Sunday, October 24

Sabotage of Trump’s Transition Threatens Vaccine (Analysis)

(CNN) — US President Donald Trump’s refusal to coordinate with President-elect Joe Biden on the critical COVID-19 vaccine is revealing a staggering possibility: that an outgoing commander-in-chief is actively working to sabotage his successor.

Trump’s denial of his electoral defeat, his lies about non-existent massive and coordinated electoral fraud, and his strangulation of the rituals of transferring power between administrations are not just aberrations that damage democracy.

Given the current national emergency, they threaten to provoke practical consequences that could harm Biden’s incoming White House not just in a political sense. There is growing concern that Trump’s obstruction will slow and complicate the delivery of a vaccine that offers the tantalizing prospect of a return to normal life amid startling news of trials showing that the doses are effective in stopping more than 90%. of coronavirus infections.

Operation for the vaccine

The distribution operation will be a massively complex and historic public vaccination effort targeting hundreds of millions of Americans, many millions of whom have resisted following basic safety protocols, such as wearing masks, because Trump has encouraged them not to. The inoculation campaign will require a high level of public trust and will involve sharp ethical debates among officials about who should get the vaccine first. The whole program could be damaged if it becomes politicized. But unless something changes, Biden’s team may be faced with the task of tackling those problems as soon as they arrive, in a frenzy to catch up.

It is not only in the vaccine that Trump threatens the success of the next administration. Attacks by the president and his advisers on governors that fill the leadership vacuum as the pandemic hits all 50 states mean that the situation Biden will inherit will be worse than necessary.

The victims of this neglect will be thousands of Americans whom health experts expect to die or become ill in the absence of a coordinated national response to the winter surge in infections and workers caught in the new restrictions imposed on businesses by local leaders trying to put the virus under control, as well as the millions of schoolchildren who are already being left behind while classrooms remain closed.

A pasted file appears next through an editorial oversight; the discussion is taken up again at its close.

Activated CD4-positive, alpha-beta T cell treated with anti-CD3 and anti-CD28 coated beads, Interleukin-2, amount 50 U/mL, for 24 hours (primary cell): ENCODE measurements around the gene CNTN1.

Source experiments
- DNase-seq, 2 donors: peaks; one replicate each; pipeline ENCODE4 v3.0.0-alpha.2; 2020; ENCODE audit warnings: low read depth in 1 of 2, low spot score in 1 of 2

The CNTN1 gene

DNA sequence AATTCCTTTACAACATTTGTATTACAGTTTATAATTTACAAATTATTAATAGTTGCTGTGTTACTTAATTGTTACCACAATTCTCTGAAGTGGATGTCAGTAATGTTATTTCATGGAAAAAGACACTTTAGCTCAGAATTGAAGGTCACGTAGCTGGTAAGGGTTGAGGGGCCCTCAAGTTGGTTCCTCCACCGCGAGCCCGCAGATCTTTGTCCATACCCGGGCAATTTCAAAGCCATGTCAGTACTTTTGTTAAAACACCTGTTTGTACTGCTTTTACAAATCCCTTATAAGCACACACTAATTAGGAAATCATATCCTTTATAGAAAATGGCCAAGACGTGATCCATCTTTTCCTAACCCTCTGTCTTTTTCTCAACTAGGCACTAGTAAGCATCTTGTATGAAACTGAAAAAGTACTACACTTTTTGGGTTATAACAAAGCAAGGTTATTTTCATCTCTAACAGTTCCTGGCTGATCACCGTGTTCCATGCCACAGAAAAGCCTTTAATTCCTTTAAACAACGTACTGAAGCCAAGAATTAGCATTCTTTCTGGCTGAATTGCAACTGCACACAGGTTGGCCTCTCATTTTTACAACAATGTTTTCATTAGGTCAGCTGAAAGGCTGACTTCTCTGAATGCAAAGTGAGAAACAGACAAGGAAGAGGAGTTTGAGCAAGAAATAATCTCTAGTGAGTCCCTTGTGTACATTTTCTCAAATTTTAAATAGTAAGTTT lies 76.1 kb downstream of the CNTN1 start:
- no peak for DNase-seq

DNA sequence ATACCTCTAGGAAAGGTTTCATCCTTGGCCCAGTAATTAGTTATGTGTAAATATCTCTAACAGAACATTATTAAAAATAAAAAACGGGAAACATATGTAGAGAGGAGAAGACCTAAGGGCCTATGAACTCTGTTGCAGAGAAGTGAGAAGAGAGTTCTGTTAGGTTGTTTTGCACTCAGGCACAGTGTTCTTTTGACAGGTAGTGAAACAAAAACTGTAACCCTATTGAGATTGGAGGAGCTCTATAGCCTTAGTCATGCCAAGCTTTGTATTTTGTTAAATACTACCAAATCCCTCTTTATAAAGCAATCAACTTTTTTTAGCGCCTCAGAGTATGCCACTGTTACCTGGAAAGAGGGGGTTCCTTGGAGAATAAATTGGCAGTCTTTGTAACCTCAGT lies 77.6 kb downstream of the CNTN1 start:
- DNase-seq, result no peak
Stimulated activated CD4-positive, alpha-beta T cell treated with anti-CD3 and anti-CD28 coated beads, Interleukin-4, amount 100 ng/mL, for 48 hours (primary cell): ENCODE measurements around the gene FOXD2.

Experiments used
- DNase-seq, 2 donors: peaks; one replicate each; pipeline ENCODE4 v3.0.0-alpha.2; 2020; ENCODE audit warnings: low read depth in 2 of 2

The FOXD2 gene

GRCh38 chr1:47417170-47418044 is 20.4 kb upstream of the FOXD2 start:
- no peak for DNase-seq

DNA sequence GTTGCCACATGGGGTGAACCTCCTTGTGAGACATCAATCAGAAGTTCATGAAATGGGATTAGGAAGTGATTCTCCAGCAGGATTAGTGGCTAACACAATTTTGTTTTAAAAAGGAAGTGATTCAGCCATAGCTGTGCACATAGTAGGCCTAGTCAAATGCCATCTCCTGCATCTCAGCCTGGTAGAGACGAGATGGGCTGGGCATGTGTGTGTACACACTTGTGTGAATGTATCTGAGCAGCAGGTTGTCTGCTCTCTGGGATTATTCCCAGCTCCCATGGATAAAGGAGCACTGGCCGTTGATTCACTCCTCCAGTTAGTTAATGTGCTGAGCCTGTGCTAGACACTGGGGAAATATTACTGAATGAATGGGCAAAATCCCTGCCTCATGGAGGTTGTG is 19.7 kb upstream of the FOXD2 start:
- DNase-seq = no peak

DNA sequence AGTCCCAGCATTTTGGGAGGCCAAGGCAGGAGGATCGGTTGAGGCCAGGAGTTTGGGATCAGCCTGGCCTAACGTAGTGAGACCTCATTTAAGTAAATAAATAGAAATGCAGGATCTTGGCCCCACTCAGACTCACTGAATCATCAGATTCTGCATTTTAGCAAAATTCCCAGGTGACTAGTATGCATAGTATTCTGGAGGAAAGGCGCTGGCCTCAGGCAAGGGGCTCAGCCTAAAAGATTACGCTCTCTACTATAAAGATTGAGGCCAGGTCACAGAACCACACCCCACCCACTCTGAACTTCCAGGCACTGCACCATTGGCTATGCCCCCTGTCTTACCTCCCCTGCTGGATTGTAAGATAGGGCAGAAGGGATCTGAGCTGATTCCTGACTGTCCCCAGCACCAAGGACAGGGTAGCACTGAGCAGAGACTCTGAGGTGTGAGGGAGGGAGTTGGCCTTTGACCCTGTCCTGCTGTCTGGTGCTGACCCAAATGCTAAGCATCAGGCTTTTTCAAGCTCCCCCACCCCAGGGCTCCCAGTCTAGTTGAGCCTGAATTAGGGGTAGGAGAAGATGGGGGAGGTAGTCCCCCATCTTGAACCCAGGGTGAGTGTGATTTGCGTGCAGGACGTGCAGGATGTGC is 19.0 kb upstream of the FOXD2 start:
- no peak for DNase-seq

Biden: “More people can die if we don’t coordinate”

“More people can die if we don’t coordinate,” Biden warned bluntly on Monday, intensifying his pressure for Trump to acknowledge his defeat in the election and his imminent departure from office.

Unlike Trump, who wallows in personal grievance and anger over what he sees as a humiliating defeat, Biden has a sense of urgency and new proposals, and is calling for a coordinated national effort to mitigate the heartbreaking impact of the surge. of infections nationwide.

But while he has the moral reputation of an electoral victory, he does not have the power to implement his plans until his inauguration day, January 20.

CNN reported Monday that Trump has no intention of abandoning his false attacks on the election to start a transition process or accept that Biden is the next legitimate president.

Instead, his legal challenges, which have made little headway in court, appear expressly aimed at pushing conspiracy theories among his supporters and preserving his grip on the Republican Party and ultimately calling Biden’s term illegitimate. The fact that many Republican leaders in Washington, who remain hostages to Trump’s political base, do not unequivocally refer to Biden as president-elect or berate Trump for his undemocratic conduct only further undermines the next administration.

The tension during the transition is a change from recent years

Two weeks after the election, it remains surreal and extraordinary that the president refuses to accept Biden’s victory, which equaled the 306 Electoral College votes he himself obtained in 2016. That he would act in such a way in the midst of a grave The national crisis, with 246,000 Americans killed by COVID-19 and millions out of work, is an even more revealing glimpse into the mind of a president who has consistently prioritized his own goals and gratification over a traditional view of the national interest.

It is not unusual for there to be animosity between outgoing and incoming administrations, especially when a president has been ousted from office. The transition from President Herbert Hoover to President-elect Franklin Roosevelt in 1932-33, amid another crisis, the Great Depression, was notoriously thorny.

Many White House teams have used their regulatory power to thwart the policy-making goals of opposing party administrations. Trump is already taking another step. Military commanders await orders in the coming days from the commander-in-chief to begin significant withdrawals in Iraq and Afghanistan to be completed on January 15, CNN’s Barbara Starr reported Monday. If there are consequences to such a move, such as a collapse of the Afghan government under a resurgence of the Taliban, it will be up to Biden to deal with the consequences.

Foreign policy